Group chat guilt is real. An August survey of 1,000 Americans found that 20 percent of respondents felt the need to respond to every group message, while 42 percent found group chats could “feel like a part-time job.” According to The Atlantic, we’re in the “Age of the Group Chat.”
But let me tell you a secret: It doesn’t have to be this way. Opting out of group chats earlier this year was one of the easiest, most rewarding choices I’ve ever made for personal sanity. Here’s how you can free yourself of group chat guilt, too.
Why it’s OK to leave a group chat
Somehow, the same issues we’ve come to struggle with on social media — from protecting our limited attention spans to moderating our daily exposure to dozens of other voices and opinions — have also manifested in our group chats. Like some social media posts, certain chats can be delightfully entertaining and informative. But many others feel like a digital burden we’re unable to shake off.
We stay in group chats for the same reasons that we stay on social media: because we have a fear of missing out, or feel the need to be seen, or because we feel pressured to participate in the larger cultural conversation.
But group chats were never intended to be so much work.
As our experience on social media has degraded, we’ve turned to group chats for a more intimate experience with people we know in real life. Now our messages are not just a place to communicate with one another but to gather socially. And you have a right to politely leave the function.
Of course, there are exceptions. Some chats aren’t mentally taxing to contribute to at all. And family group chats or ones you need for work are trickier to leave. Use your discretion when deciding which chats to sign off from, and listen to your gut when it tells you it’s time to move on.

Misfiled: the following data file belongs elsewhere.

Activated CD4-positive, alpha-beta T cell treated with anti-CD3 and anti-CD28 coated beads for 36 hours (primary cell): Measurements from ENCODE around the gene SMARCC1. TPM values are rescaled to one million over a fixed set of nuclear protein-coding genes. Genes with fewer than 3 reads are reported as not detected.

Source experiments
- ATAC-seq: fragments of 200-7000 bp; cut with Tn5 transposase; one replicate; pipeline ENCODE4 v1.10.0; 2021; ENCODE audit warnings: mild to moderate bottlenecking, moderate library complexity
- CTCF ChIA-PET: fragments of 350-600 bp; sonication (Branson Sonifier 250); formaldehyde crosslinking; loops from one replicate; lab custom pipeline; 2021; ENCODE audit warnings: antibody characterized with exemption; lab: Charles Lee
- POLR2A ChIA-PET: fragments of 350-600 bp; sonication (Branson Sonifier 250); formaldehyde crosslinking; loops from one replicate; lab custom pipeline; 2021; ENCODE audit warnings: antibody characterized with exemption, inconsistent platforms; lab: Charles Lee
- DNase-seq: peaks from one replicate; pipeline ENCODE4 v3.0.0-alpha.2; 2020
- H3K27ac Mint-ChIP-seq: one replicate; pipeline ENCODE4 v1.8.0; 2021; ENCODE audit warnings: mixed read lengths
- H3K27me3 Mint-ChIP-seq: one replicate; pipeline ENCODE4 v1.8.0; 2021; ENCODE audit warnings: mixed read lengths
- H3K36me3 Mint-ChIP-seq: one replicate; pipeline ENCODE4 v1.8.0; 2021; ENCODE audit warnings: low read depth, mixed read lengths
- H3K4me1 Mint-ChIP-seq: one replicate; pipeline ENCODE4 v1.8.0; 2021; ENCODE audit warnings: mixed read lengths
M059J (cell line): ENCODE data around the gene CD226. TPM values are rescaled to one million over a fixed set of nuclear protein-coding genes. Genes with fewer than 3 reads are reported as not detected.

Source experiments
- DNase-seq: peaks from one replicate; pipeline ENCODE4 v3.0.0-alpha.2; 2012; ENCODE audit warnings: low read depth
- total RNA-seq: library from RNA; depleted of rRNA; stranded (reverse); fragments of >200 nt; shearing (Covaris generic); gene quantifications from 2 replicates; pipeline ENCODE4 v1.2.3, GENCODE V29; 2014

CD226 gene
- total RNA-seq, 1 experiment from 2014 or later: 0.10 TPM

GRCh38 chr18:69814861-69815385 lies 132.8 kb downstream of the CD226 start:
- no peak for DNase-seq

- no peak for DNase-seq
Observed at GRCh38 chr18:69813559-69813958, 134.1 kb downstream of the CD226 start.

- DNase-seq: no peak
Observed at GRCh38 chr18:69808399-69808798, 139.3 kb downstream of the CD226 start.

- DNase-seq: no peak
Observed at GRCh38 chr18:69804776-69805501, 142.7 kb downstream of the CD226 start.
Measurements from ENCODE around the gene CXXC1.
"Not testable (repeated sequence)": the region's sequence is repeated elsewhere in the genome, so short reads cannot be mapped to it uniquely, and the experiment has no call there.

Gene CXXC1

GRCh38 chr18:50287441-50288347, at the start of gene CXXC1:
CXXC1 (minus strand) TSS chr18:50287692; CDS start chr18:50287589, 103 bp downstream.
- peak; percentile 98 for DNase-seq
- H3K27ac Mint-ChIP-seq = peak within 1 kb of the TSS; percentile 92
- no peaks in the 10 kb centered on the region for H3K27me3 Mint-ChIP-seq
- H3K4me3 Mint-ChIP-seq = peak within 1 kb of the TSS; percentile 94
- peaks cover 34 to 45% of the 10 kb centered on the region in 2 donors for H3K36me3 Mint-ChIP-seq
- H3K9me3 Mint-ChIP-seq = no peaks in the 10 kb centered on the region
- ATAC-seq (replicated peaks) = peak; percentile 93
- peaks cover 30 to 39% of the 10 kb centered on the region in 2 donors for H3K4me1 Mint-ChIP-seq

How to bow out gracefully
Don’t ghost: Be kind and tell your chat before you head out for good. They’ll likely be notified by the messaging when you do, so it’s best to give them a gentle heads-up.
Be honest: Say how you feel: that you’re burnt out or anxious about missing messages, or are just spending way too much time on your phone. Note that this is about you, not them. Your honesty may encourage others to become defensive about leaving but don’t feel pressured to engage. You don’t owe them more of an explanation than what you’ve already said.
Give the best way to contact you outside of the chat: If you’re comfortable with it, note that you can still be reached one-on-one through your preferred messaging app. If you don’t want texts from people in the group, encourage them to follow you on TikTok or Instagram to stay in touch instead.
What to do if you regret leaving (and when to mute chats instead)
Once you leave a conversation, give yourself one whole week before returning to it. If you decide, after those seven days, that you miss the chat or that you absolutely must be a part of it to maintain an important relationship, simply ask to rejoin by messaging a group member privately.
And if you’re stressed by the onslaught of messages but genuinely enjoy a chat’s banter or feel like you’ll miss out on too much important content if you leave, try putting the chat on mute. This is an option on iMessage, WhatsApp, and other messaging platforms that will ensure you stay a member of a chat but won’t receive notifications about new messages. This will allow you, as Issa Rae puts it, to “tap in when [you] want to tap in.” Group chats should be fun, so let’s keep them that way.